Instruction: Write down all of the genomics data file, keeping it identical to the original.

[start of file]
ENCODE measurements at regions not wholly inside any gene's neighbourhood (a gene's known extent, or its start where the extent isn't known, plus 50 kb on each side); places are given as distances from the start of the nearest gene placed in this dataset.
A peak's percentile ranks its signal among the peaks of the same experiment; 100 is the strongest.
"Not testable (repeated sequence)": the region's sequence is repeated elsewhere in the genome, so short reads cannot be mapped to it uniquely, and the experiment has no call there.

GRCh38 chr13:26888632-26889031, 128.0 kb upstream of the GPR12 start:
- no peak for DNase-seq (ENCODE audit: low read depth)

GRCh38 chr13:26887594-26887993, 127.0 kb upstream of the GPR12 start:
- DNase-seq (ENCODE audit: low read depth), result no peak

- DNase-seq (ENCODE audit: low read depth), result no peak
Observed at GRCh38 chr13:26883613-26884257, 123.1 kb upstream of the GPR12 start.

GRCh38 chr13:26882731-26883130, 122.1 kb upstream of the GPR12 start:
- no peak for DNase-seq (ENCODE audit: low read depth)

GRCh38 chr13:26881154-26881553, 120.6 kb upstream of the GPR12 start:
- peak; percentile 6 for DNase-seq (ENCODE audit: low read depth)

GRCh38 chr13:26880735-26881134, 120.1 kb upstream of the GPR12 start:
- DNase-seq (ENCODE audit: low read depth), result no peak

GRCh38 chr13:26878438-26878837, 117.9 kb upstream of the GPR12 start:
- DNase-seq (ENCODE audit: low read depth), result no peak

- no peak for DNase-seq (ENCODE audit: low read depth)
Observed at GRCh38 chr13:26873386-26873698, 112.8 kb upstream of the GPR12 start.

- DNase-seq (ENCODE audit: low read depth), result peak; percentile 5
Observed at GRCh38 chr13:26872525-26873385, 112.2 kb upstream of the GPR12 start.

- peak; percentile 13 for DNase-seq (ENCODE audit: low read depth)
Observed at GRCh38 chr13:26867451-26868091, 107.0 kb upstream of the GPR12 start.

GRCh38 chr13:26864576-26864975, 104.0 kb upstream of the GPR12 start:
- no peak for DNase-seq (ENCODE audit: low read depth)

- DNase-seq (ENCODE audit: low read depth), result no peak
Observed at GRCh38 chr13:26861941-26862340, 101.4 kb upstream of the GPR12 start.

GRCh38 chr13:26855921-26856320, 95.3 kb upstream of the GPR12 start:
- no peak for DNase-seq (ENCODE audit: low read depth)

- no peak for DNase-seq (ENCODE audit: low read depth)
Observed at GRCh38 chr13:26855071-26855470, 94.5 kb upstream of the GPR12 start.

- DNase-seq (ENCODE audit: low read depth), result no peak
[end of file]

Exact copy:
ENCODE measurements at regions not wholly inside any gene's neighbourhood (a gene's known extent, or its start where the extent isn't known, plus 50 kb on each side); places are given as distances from the start of the nearest gene placed in this dataset.
A peak's percentile ranks its signal among the peaks of the same experiment; 100 is the strongest.
"Not testable (repeated sequence)": the region's sequence is repeated elsewhere in the genome, so short reads cannot be mapped to it uniquely, and the experiment has no call there.

GRCh38 chr13:26888632-26889031, 128.0 kb upstream of the GPR12 start:
- no peak for DNase-seq (ENCODE audit: low read depth)

GRCh38 chr13:26887594-26887993, 127.0 kb upstream of the GPR12 start:
- DNase-seq (ENCODE audit: low read depth), result no peak

- DNase-seq (ENCODE audit: low read depth), result no peak
Observed at GRCh38 chr13:26883613-26884257, 123.1 kb upstream of the GPR12 start.

GRCh38 chr13:26882731-26883130, 122.1 kb upstream of the GPR12 start:
- no peak for DNase-seq (ENCODE audit: low read depth)

GRCh38 chr13:26881154-26881553, 120.6 kb upstream of the GPR12 start:
- peak; percentile 6 for DNase-seq (ENCODE audit: low read depth)

GRCh38 chr13:26880735-26881134, 120.1 kb upstream of the GPR12 start:
- DNase-seq (ENCODE audit: low read depth), result no peak

GRCh38 chr13:26878438-26878837, 117.9 kb upstream of the GPR12 start:
- DNase-seq (ENCODE audit: low read depth), result no peak

- no peak for DNase-seq (ENCODE audit: low read depth)
Observed at GRCh38 chr13:26873386-26873698, 112.8 kb upstream of the GPR12 start.

- DNase-seq (ENCODE audit: low read depth), result peak; percentile 5
Observed at GRCh38 chr13:26872525-26873385, 112.2 kb upstream of the GPR12 start.

- peak; percentile 13 for DNase-seq (ENCODE audit: low read depth)
Observed at GRCh38 chr13:26867451-26868091, 107.0 kb upstream of the GPR12 start.

GRCh38 chr13:26864576-26864975, 104.0 kb upstream of the GPR12 start:
- no peak for DNase-seq (ENCODE audit: low read depth)

- DNase-seq (ENCODE audit: low read depth), result no peak
Observed at GRCh38 chr13:26861941-26862340, 101.4 kb upstream of the GPR12 start.

GRCh38 chr13:26855921-26856320, 95.3 kb upstream of the GPR12 start:
- no peak for DNase-seq (ENCODE audit: low read depth)

- no peak for DNase-seq (ENCODE audit: low read depth)
Observed at GRCh38 chr13:26855071-26855470, 94.5 kb upstream of the GPR12 start.

- DNase-seq (ENCODE audit: low read depth), result no peak